# Effect of e when using the Sigmoid Function as an activation function

I'm writing my own neural net from scratch (using Clojure).

For the activation function for the nodes, I'm using the Sigmoid Function.

I was messing around manually creating "trained" nets based on example logic gates from this page, and noticed that my AND gate wasn't giving me as nice of values back as I'd like. When giving it 1,1, it would give back a number around 0.6 instead of a hard 1, or at least 0.99999. 0,0 would give back a number around 0.3 instead of a tiny number near 0, and 0,1 and 1,0 gave back a number around 0.4. I realized I needed to make the graph of the Sigmoid function "steeper" to get more extreme values, so I started playing with the function on Wolfram Alpha.

I noticed that if I change the constant e to something larger, it creates a much steeper graph than the original kind of lazy curve. When I changed the activation function to the modified steeper version, I did in fact get back nicer values.

Now, my for my question:

I decided to try training my net while using the steeper version, and found that you can get fairly significant training speedups by making the graph steeper; although you seem to get diminishing returns once you change from e to a value larger than 20. Here are the errors after 1 million fires and backpropagation corrections of the network for different "scaling" values when training an AND gate:

• e: 0.0010363531
• 5: 0.0008133447
• 20: 0.0005932654
• 50: 0.0005182057
• 100: 0.0004771130

It seems as though increasing the scale of the sigmoid function increases how fast the net is able to learn; even when using the same learning rate.

Is there a rule of thumb regarding what value to use to scale the Sigmoid function when using it as an activation function?

Essentially, what you are doing here is making the gradient larger. This is similar to using a higher learning rate (not taking into account the changed distribution, see @Frobot's comment). You are increasing your learning rate in a workaround - but you shouldn't, instead tune the learning rate instead of inventing your own activation function.

If you dó want to manufacture your own activation function - make sure to test it on at least 25+ datasets. It might just work out for the AND gate.

List of activation functions

Learning rate

Update 10/6/20

This is not correct. Making the activation steeper completely changes the distribution of the outputs for that layer. It is not at all similar to increasing the learning rate. The same thing is often done in LSTM's to make the distribution of 1s and 0s in certain gates higher on the ends and lower in the middle. You had the right logic. You want the distribution of values in the middle (0.5) to be lower while increasing the distribution of 0s and 1s.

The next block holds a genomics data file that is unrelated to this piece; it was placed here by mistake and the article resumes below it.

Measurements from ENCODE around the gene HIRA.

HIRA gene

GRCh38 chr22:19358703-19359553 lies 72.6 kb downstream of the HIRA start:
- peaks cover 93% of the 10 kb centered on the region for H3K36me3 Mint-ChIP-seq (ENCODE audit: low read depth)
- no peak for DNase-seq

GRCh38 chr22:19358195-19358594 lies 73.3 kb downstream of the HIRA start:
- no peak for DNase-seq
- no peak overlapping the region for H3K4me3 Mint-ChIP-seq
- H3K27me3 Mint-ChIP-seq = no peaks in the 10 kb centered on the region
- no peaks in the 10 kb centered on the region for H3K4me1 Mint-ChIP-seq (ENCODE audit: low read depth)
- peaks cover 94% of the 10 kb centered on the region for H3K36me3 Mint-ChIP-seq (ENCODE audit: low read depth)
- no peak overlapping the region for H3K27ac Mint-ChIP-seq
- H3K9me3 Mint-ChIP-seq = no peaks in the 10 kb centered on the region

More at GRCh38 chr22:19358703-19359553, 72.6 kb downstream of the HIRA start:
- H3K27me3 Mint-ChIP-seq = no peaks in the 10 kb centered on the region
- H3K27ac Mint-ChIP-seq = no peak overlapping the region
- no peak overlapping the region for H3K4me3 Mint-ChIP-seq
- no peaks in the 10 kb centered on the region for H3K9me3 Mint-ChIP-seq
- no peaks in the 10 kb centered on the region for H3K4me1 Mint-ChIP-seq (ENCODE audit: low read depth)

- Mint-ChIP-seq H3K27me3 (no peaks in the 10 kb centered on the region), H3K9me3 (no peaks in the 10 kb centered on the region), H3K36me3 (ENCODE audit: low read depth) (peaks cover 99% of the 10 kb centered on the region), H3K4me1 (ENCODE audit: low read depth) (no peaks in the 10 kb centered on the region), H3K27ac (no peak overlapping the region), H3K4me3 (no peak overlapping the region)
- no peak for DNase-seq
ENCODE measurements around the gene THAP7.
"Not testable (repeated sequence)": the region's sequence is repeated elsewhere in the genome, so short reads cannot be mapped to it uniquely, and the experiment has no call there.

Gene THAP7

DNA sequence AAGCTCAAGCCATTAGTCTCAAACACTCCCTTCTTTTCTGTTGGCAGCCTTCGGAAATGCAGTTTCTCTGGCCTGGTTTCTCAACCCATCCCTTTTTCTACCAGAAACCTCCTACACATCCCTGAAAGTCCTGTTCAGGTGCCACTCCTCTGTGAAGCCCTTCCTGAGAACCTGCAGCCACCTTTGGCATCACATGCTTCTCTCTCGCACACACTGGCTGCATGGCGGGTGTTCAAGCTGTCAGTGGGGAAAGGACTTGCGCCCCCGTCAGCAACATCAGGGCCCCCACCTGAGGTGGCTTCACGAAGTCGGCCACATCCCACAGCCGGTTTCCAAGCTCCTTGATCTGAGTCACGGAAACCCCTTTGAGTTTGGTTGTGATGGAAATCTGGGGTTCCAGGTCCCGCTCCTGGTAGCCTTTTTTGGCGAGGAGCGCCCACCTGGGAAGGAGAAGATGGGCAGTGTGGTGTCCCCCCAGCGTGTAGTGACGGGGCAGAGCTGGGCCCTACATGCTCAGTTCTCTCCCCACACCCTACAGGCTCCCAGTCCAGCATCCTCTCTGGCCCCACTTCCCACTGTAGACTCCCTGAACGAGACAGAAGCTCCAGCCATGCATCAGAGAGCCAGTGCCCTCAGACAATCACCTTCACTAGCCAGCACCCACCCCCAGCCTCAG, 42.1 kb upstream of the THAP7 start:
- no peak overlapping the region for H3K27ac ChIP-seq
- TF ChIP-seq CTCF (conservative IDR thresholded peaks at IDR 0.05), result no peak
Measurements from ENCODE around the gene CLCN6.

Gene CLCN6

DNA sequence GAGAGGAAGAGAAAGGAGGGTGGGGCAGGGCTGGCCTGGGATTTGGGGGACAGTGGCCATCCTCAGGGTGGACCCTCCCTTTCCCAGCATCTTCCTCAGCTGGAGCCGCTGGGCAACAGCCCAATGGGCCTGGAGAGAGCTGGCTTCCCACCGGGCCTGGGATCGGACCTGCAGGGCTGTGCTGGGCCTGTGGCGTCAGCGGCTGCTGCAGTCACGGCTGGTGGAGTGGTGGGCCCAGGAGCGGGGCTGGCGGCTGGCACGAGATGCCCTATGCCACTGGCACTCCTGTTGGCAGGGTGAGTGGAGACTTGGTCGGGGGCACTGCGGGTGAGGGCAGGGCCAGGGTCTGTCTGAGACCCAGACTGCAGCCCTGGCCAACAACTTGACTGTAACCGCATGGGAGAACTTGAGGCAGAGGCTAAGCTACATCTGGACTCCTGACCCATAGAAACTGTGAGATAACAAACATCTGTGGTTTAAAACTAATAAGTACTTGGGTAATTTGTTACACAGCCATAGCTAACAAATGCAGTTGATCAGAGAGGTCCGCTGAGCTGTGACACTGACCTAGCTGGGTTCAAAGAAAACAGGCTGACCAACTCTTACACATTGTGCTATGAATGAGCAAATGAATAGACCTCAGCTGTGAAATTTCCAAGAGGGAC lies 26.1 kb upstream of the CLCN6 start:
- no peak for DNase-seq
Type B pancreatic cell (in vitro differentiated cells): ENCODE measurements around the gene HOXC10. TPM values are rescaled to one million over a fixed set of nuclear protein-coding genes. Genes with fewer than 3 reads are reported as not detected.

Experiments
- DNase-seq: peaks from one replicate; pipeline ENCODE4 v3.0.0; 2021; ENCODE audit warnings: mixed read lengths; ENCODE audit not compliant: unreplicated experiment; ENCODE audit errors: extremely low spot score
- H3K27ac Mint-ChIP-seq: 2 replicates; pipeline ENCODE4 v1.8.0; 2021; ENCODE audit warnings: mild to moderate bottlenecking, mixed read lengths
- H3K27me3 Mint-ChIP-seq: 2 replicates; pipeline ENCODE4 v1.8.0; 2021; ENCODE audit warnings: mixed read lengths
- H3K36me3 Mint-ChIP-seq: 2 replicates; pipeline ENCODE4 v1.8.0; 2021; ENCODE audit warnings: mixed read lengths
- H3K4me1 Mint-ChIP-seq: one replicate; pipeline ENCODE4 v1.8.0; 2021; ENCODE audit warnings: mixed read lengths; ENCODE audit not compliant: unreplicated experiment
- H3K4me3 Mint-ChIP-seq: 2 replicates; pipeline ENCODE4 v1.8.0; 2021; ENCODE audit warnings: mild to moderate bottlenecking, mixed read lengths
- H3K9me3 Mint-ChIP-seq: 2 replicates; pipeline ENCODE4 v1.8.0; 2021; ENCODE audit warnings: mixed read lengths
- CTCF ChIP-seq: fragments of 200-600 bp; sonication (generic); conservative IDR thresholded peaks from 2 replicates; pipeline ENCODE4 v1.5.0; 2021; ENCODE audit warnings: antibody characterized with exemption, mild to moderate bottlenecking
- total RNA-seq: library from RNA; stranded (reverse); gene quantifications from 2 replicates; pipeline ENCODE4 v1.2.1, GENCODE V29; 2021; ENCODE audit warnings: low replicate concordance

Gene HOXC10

This comment is entirely true. I did not take into account the changed distribution. However, in addition to my answer above, I will shown the linke of thinking I had for others to think about: the sigmoid function is given by

$$f(x)=\frac{e^x}{1+e^x}$$

With derivative $$f'(x)$$. Now let us imagine that we replace $$e=20$$, so that our new custom activation function is given by

$$g(x)=\frac{20^x}{1+20^x}$$

We note that $$\ln(20)\approx3$$ and see that with $$y\equiv3x$$ we can write the above as

$$g(y)=\frac{e^y}{1+e^y}$$

And using the chain rule we can now show that

$$g'(y)=\frac{dy}{dx} f'(x)=3 f'(x)$$

We have now showed that if we replace $$e=c$$ where $$c$$ is a constant, that the new derivative of our custom sigmoid function is $$\ln(c)$$ times the original derivative of the sigmoid function. However, the error that is propagated backwards is indeed since $$f(x)$$ has changed, which has a different effect on the regression.

• Ahh, well it was fun to mess around. Thanks for the wake up call though lol. Jun 18 '17 at 21:06
• This is not correct. Making the activation steeper completely changes the distribution of the outputs for that layer. It is not at all similar to increasing the learning rate. The same thing is often done in LSTM's to make the distribution of 1s and 0s in certain gates higher on the ends and lower in the middle. You had the right logic. You want the distribution of values in the middle (0.5) to be lower while increasing the distribution of 0s and 1s. Jun 5 '20 at 17:55
• @Frobot you are completely right, I have updated my answer Jun 10 '20 at 17:21